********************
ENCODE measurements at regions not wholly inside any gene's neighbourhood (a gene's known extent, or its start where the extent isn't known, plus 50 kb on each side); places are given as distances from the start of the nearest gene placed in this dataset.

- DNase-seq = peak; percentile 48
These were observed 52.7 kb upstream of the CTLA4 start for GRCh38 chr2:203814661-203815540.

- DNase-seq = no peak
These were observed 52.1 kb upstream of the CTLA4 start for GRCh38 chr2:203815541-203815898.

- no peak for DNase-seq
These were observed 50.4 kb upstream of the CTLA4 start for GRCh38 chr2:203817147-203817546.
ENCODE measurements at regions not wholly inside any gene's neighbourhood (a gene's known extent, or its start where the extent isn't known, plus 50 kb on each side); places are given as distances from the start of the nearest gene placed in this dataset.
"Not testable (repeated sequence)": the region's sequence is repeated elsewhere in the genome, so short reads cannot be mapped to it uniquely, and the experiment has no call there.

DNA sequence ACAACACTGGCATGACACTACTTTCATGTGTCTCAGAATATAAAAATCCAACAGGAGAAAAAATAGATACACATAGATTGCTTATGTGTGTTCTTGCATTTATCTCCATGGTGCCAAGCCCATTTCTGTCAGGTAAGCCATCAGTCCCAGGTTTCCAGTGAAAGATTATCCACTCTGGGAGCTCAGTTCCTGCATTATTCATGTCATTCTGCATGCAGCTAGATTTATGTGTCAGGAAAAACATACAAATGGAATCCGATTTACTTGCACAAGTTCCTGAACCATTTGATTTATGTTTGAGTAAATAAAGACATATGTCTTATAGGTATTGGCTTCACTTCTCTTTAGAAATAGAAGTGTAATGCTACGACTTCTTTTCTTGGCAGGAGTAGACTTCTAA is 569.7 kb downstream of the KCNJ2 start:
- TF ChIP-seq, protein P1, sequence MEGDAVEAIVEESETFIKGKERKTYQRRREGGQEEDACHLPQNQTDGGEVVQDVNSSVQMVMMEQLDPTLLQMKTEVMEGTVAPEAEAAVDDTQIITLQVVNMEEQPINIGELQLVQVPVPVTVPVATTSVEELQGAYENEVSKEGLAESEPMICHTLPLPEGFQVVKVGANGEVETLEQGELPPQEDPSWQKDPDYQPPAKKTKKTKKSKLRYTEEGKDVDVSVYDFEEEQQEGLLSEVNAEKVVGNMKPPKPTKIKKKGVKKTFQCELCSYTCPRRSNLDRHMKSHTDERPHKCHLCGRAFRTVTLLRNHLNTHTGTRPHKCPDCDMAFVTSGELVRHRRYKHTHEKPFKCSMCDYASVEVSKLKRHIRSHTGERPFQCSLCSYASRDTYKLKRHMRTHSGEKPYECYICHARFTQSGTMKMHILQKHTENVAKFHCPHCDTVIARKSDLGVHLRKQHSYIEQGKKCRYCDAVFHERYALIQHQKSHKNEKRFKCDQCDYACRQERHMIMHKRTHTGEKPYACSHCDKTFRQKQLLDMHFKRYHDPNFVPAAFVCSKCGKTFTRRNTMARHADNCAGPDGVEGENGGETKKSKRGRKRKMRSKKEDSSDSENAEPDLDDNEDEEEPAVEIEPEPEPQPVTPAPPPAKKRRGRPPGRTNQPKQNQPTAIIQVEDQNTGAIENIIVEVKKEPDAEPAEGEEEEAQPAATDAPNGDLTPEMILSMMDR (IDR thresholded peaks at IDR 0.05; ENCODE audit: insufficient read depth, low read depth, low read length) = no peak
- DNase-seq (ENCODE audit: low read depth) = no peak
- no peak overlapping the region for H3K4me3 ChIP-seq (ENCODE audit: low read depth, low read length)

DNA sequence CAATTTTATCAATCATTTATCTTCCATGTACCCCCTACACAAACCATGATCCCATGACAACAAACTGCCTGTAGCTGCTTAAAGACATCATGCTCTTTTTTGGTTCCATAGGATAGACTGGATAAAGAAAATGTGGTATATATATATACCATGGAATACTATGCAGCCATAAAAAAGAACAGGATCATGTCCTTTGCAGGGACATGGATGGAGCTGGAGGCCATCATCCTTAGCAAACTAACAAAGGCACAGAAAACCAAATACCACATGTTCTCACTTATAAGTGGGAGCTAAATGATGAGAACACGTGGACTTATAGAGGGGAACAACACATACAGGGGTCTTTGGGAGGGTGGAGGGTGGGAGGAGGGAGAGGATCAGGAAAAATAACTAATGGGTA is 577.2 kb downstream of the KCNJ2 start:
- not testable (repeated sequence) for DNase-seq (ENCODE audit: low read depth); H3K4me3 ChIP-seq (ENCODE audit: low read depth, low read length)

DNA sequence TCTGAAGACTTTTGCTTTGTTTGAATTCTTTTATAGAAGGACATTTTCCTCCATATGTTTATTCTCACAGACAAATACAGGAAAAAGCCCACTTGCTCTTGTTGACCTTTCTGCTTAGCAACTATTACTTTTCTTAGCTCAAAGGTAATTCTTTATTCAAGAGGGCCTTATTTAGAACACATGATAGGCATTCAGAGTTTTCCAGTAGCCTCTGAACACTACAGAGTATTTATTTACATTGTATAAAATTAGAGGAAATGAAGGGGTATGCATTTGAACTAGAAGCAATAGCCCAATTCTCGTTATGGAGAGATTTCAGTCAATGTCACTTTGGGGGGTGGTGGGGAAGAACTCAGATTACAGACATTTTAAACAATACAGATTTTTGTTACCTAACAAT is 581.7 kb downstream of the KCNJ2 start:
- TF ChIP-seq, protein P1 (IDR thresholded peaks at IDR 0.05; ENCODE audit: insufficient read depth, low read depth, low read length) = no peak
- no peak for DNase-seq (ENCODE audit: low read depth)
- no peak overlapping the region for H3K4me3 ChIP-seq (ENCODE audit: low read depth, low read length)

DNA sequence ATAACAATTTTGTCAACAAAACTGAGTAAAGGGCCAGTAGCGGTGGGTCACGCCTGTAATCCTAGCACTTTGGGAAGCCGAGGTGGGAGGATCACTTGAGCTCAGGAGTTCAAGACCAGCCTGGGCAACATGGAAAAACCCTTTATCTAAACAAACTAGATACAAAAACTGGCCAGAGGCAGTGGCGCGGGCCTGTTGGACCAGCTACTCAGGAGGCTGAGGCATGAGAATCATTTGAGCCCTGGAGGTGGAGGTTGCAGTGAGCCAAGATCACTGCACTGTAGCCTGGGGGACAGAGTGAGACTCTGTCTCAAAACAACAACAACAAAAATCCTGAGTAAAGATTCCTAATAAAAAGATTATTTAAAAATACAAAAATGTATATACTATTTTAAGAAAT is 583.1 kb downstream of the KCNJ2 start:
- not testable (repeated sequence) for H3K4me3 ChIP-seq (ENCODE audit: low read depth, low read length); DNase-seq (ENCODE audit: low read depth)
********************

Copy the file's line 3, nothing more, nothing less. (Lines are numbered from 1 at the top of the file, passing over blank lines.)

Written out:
These were observed 52.7 kb upstream of the CTLA4 start for GRCh38 chr2:203814661-203815540.